I have an off-grid cottage that currently has two damaged panels I got a few years ago, plus various bits of gear, and I plan to expand on my power generation (still small scale this year, hopefully massively with a grid connected ESS reselling power next year.)
My goal is to have 24/7/365 power output this year, even when my family isn't there. My current setup is as follows:
2x250w (damaged) solar panels on the south facing roof of the "utility" building. While they are damaged, I have seen output levels as high as 450w.
MultiPlus Compact 24/2000/50-30
BlueSolar Charger MPPT 150/45
In addition, I have about 35 watts of loads I want to run 24/7/365 (small esxi server, PoE switch, a few webcams, and GSM modem). The loads are a mix of AC and 24VDC. During the summer months I would prefer to have an addition ~100 watts of load constantly, but I am fine with shedding loads in low battery situations.
The area is prone to extreme winds and snow, when I was in the area and tried to check on it at Easter, there was 130cm of snow on the ground, making it impassible. The location is not quite Arctic, but it is a hair over 63 degrees north, so the shortest day of the year will be *VERY* short. In addition, the outdoor lows over the winter sometimes get to -35c.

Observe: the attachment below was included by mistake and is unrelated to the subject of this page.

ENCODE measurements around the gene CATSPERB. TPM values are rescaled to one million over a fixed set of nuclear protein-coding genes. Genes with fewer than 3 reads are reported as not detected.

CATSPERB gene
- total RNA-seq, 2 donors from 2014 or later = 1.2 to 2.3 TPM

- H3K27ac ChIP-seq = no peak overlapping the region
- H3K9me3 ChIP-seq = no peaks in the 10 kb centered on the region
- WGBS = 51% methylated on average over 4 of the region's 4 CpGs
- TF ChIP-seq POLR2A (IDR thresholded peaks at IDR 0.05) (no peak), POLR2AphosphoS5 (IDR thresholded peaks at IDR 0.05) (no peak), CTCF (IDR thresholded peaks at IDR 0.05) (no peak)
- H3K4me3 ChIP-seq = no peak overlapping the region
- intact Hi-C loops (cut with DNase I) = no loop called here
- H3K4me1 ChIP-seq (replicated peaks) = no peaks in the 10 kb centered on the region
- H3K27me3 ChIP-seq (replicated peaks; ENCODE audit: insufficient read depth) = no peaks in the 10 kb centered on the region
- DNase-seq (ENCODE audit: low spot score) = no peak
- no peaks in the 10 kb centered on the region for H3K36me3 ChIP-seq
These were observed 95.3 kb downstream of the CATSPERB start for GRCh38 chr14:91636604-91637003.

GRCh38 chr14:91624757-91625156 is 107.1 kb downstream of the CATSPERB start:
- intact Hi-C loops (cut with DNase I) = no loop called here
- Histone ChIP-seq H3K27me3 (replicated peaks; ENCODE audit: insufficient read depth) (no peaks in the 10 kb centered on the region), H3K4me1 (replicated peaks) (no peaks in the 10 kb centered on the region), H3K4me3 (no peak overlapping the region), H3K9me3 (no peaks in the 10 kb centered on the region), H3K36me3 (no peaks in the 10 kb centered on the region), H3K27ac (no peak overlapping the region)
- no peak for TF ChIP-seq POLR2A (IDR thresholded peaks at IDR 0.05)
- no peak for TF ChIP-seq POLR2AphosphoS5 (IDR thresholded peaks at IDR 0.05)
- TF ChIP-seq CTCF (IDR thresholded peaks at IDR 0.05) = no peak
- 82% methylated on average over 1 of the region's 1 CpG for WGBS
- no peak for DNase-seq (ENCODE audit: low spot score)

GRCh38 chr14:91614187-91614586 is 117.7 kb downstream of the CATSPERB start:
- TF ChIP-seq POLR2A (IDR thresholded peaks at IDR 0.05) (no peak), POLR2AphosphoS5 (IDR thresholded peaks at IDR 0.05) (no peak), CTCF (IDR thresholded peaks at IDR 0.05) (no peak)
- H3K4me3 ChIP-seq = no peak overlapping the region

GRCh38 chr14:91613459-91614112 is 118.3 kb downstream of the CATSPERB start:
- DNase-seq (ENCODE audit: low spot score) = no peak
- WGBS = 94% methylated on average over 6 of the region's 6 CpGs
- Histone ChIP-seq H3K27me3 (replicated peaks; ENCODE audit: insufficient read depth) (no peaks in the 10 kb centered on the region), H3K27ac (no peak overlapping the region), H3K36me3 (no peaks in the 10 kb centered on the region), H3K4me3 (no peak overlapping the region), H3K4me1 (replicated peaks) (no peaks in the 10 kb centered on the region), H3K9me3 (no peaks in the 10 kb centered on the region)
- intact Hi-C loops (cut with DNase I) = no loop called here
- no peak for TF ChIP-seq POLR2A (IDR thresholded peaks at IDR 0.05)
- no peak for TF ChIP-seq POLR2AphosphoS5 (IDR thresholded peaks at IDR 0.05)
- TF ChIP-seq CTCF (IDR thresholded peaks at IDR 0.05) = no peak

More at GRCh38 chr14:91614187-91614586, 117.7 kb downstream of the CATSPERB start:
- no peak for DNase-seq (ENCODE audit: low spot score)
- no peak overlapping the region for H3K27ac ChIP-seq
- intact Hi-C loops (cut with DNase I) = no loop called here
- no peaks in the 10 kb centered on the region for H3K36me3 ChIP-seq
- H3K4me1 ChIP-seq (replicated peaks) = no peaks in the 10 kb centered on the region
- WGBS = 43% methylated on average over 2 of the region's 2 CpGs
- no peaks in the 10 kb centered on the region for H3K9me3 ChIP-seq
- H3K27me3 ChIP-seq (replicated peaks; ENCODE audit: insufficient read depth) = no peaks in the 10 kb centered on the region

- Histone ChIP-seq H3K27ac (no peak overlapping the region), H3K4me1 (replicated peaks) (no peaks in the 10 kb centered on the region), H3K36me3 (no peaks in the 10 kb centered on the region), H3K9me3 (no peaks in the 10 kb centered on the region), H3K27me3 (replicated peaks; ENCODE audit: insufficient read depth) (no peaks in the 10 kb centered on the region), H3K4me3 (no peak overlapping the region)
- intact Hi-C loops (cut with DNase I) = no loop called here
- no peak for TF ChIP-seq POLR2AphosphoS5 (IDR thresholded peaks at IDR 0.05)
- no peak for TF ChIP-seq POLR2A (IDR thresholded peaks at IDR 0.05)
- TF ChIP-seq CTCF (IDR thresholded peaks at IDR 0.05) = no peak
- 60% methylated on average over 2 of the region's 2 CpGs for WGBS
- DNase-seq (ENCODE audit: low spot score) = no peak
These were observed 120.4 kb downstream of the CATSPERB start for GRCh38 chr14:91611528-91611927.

I am looking at getting 4 new 275w panels, and while I know it will not be ideal, I would place 2 of them on the north facing roof, and two on the south facing wall under the roof line but as elevated as possible so that hopefully they will not get covered in snow over the winter. I expect that only the panels mounted vertically on the wall will have any meaningful output in the middle of winter. I am hoping to get enough output from them that this system can remain online year round, but I do not know if that is realistic.
Question 1) My "gut feeling" is that I should hook up each of the 3 pairs of panels so that each pair is in series, and each series of 2 is in parallel with eachother. Is this correct?
Question 2) Is there any good/easy solution for automatic load shedding at low power levels (such as a Venus controlled circuit breaker)?
Question 3) If it would help, I could actually put 3 panels on a south west facing wall, where they also may produce some power during winter, but they won't have any direct sunshine at any point. Is this of any value if I would have two panels in direct sunlight? Would the MPPT be limited to the current max from the string in direct sun, or would it actually benefit from some small additional current? What problems, if any, would having this sort of missmatched string size have? (all panels are 32v, so even a string of 3 is under the voltage limit for the MPPT)
Thanks in advance!